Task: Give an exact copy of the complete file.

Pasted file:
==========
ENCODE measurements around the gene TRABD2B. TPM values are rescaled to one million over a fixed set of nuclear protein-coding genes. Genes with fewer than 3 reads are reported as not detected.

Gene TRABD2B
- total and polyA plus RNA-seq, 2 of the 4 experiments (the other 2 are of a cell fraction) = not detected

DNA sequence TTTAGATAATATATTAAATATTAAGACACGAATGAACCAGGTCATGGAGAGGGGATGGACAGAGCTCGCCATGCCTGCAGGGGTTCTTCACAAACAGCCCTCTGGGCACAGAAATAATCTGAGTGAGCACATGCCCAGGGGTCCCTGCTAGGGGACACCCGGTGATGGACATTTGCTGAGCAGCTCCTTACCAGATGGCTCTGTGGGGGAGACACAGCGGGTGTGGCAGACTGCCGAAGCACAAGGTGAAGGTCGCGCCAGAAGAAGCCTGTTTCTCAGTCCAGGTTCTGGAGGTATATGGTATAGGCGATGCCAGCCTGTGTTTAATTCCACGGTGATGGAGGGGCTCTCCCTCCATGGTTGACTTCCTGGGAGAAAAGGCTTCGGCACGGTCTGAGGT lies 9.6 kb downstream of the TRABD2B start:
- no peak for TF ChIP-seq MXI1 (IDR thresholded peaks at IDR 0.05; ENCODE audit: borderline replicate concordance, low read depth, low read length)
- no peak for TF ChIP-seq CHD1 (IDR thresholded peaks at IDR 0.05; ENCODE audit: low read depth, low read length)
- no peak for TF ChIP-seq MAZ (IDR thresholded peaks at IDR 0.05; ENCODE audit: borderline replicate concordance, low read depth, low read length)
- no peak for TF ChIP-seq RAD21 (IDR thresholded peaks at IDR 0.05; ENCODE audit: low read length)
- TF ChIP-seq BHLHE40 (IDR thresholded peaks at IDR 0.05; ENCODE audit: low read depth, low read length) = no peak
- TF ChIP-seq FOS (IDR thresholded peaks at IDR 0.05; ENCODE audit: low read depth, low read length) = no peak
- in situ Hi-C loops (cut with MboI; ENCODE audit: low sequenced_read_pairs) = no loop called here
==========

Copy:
ENCODE measurements around the gene TRABD2B. TPM values are rescaled to one million over a fixed set of nuclear protein-coding genes. Genes with fewer than 3 reads are reported as not detected.

Gene TRABD2B
- total and polyA plus RNA-seq, 2 of the 4 experiments (the other 2 are of a cell fraction) = not detected

DNA sequence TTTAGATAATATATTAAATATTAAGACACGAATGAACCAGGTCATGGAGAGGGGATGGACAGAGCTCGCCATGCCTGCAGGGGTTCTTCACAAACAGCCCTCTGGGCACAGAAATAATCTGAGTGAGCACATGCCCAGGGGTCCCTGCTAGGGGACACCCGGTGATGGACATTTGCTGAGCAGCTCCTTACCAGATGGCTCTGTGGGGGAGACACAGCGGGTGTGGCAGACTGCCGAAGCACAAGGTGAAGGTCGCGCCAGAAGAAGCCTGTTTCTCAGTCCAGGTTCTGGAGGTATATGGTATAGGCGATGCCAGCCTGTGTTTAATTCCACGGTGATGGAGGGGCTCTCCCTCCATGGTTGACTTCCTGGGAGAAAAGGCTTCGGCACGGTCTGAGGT lies 9.6 kb downstream of the TRABD2B start:
- no peak for TF ChIP-seq MXI1 (IDR thresholded peaks at IDR 0.05; ENCODE audit: borderline replicate concordance, low read depth, low read length)
- no peak for TF ChIP-seq CHD1 (IDR thresholded peaks at IDR 0.05; ENCODE audit: low read depth, low read length)
- no peak for TF ChIP-seq MAZ (IDR thresholded peaks at IDR 0.05; ENCODE audit: borderline replicate concordance, low read depth, low read length)
- no peak for TF ChIP-seq RAD21 (IDR thresholded peaks at IDR 0.05; ENCODE audit: low read length)
- TF ChIP-seq BHLHE40 (IDR thresholded peaks at IDR 0.05; ENCODE audit: low read depth, low read length) = no peak
- TF ChIP-seq FOS (IDR thresholded peaks at IDR 0.05; ENCODE audit: low read depth, low read length) = no peak
- in situ Hi-C loops (cut with MboI; ENCODE audit: low sequenced_read_pairs) = no loop called here